The above was from a recent study of CEOs by the Fournaise Marketing Group.
Not encouraging, is it?
But it also raises an interesting question. What kind of metrics do relate to a company’s P&L?
But, that metric comes in a little late in the game, doesn’t it.
So the question becomes, what metric is the best of indicator of sales before the actual sale takes place?
It used to be impressions. The primary reason being, that’s all we had.
Some say click-through rates. But the circle of proponents of CTR is getting smaller and smaller.
How about view duration?
Does it matter if a viewer watches all of a commercial or only a tenth of a commercial? Can view duration serve as a proxy for sales?
Logic would indicate yes. If 60 seconds of a sixty-second spot are watched, the chances of the selling message working is greater than if only ten seconds of a sixty-second commercial is watched.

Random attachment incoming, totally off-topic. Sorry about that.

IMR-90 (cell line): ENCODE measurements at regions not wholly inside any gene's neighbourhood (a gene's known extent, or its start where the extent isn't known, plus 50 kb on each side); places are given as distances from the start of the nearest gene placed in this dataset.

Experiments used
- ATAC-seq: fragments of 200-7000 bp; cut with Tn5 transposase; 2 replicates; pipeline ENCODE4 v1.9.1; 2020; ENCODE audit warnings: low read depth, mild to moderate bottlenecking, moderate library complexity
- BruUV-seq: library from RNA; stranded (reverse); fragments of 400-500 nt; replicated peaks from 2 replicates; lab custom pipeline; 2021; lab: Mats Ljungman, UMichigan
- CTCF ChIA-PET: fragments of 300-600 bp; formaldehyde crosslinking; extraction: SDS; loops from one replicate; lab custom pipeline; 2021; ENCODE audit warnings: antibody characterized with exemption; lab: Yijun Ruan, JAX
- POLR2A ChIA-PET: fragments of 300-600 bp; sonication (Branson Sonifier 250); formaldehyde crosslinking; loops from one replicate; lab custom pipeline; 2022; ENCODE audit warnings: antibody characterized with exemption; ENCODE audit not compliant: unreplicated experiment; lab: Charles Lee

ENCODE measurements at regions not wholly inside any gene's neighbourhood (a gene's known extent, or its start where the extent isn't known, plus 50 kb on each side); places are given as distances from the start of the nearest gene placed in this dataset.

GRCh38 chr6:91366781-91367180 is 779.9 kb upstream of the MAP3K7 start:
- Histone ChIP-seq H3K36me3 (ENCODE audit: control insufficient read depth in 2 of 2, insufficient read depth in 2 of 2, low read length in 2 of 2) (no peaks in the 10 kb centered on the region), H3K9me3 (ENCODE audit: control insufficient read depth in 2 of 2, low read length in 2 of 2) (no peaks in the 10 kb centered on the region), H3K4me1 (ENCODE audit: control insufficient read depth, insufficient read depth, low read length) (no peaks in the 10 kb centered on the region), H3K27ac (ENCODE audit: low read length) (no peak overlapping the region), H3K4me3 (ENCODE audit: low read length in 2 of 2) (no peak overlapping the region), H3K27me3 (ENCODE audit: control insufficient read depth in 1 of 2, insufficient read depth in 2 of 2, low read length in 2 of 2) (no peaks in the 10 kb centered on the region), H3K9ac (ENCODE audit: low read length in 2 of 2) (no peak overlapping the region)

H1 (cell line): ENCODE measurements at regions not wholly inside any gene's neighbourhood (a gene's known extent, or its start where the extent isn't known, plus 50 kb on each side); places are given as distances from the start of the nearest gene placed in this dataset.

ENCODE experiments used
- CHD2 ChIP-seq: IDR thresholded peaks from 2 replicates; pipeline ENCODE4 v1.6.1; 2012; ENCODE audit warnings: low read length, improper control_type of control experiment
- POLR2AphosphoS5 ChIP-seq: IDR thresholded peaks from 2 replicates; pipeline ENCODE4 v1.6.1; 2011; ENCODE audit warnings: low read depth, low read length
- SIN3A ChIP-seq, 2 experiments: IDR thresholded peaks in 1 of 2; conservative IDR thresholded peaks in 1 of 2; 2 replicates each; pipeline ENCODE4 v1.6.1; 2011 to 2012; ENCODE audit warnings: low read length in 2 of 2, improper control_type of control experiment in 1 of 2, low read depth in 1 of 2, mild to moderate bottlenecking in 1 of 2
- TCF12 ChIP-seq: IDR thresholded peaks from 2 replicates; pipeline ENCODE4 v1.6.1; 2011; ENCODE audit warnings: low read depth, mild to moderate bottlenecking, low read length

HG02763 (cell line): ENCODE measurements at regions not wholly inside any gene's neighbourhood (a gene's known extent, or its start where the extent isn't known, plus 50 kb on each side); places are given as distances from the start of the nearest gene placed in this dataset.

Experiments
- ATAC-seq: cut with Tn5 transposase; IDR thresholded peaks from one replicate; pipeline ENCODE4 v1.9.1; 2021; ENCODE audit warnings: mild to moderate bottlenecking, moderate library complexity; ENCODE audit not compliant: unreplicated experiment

But the main reason why view duration works as a key metric is because the advertiser is dealing with more than one P&L. There is an overall marketing budget P&L that is evaluated through sales. But there is also a production budget P&L that is evaluated through…?
If a client pays for sixty seconds to be produced, and only ten seconds are consumed by the viewer, that is not a very good return on investment for production dollars spent.
When it comes to production dollars, the higher the return on involvement on the part of the viewer, the higher the return on investment for the advertiser.
The way to increase an advertiser’s overall marketing P&L is to increase the individual P&L’s that make it up.
Which changes the way we look at which metrics mean something.
And, which don’t.